Lakposhtha hâm parvaz mikonand (2004)
This wee Iranian/Iraqi/Kurdish production combines a charming naivety in both narrative and production with some sombre and well-portrayed accounts of refugee and war-time life for the Kurdish people in Northern Iraq in the weeks before the republic south of Canada decided to act as self-proclaimed judge of distant political regimes. Surely, this film will be well-received in that republic, as the Kurds have been long prosecuted and terrorized by both Saddam's and previous Iraqi governments, and be that as it may, because it never is writer/director Bahman Ghobadi's task to set out a complete document of the political situation in neither Iraq nor the conflict (or "conflict") between this country and any other western country. This isn't even a film about religion - not explicitly, and almost not implicitly either. It's simply a film about people's way of dealing with difficult, excluding and unstable conditions. It explores the life in a refugee camp, and it explores the spirit of the Kurd population in it.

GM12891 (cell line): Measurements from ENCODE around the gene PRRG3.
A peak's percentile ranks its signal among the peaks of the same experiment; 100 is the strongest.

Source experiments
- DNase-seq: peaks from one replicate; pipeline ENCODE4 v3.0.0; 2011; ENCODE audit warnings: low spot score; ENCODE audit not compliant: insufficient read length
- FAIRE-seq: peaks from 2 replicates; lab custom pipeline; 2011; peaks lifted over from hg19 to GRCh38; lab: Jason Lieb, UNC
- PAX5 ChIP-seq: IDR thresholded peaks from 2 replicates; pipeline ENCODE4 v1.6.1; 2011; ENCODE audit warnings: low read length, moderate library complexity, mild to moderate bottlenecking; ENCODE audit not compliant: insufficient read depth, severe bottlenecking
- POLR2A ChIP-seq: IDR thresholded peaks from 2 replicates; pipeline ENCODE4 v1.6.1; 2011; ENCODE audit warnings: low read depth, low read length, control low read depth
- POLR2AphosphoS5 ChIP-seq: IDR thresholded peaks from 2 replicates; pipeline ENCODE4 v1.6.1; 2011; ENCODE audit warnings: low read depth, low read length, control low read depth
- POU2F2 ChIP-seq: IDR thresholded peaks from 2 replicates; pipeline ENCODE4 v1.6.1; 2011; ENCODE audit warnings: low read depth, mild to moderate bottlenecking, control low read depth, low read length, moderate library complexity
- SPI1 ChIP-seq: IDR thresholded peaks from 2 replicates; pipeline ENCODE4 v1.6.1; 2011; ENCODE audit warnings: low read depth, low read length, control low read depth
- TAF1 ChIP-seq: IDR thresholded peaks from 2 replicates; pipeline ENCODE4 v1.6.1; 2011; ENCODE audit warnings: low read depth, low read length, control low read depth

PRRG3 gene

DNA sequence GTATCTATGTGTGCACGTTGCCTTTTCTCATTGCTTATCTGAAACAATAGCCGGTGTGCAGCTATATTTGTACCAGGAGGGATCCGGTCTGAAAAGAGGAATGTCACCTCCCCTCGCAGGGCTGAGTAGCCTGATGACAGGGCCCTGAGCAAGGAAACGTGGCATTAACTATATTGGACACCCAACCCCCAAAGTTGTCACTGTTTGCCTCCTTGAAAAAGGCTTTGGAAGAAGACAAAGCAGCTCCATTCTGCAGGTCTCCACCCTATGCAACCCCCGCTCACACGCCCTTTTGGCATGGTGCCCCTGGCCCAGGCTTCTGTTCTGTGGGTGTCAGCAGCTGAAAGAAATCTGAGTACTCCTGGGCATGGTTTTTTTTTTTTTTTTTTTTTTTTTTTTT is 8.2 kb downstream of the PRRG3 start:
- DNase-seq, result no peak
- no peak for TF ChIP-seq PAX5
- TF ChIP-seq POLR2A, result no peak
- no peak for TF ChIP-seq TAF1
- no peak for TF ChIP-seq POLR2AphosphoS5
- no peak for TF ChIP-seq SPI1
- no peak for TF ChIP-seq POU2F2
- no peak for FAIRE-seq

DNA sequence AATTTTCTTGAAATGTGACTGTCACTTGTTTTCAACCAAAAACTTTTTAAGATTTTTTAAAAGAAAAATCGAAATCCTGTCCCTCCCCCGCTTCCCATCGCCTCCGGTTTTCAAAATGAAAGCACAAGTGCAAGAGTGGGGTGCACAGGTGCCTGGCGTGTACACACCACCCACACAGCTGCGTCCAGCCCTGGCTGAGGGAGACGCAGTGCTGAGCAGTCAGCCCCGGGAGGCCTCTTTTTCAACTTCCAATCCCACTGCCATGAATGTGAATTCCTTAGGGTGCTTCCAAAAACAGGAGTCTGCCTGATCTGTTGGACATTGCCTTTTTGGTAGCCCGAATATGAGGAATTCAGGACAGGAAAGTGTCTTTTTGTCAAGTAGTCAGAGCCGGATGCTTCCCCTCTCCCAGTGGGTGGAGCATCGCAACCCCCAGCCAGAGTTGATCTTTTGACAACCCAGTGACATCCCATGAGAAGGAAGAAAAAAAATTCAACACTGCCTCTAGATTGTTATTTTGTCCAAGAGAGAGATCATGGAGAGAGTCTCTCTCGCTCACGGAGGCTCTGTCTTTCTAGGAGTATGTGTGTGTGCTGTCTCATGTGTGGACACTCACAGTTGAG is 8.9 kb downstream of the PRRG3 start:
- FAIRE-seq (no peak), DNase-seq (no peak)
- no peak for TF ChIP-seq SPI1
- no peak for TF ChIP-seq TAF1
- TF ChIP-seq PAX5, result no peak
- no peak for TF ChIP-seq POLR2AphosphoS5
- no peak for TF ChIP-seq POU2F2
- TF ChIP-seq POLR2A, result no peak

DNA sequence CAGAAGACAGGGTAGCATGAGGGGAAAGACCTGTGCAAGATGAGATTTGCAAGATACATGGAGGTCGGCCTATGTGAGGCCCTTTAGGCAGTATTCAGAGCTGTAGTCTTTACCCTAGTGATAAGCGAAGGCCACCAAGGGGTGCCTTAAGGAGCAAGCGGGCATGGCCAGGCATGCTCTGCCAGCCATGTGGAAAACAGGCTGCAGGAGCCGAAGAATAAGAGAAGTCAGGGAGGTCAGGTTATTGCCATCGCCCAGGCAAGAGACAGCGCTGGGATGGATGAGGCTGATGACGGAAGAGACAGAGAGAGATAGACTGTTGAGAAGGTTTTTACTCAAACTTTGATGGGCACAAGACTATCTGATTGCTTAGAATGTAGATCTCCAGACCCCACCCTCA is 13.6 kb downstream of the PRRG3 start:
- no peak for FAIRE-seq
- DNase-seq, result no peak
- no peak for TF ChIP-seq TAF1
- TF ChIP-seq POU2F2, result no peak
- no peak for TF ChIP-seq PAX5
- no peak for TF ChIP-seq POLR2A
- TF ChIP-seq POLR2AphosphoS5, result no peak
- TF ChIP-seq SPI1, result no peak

At times, the film is particular when it comes to the culture of the people it depicts, but more often than not, this is a universal film about kids, coming-off-age and love - in different forms and ranges. The film thrives on the sincerity and passion with which it portrays these subjects, but also suffers somewhat from its at times banal narrative form and uneven acting. That being said, a few of the (non-professional) actors here are uniquely impressive; the way kid with one leg covers ground, or the passion and realism of the boy without arms. Harrowing is also a tale about a young mother that the film eases us into. But for all its sinister themes and aspects, Turtles Can Fly looks and feels (somewhat surprisingly) more like something related to Lucas or Stand By Me than to a war-time epic. Whether that is a strength, a weakness or neither, I'll leave for you to decide.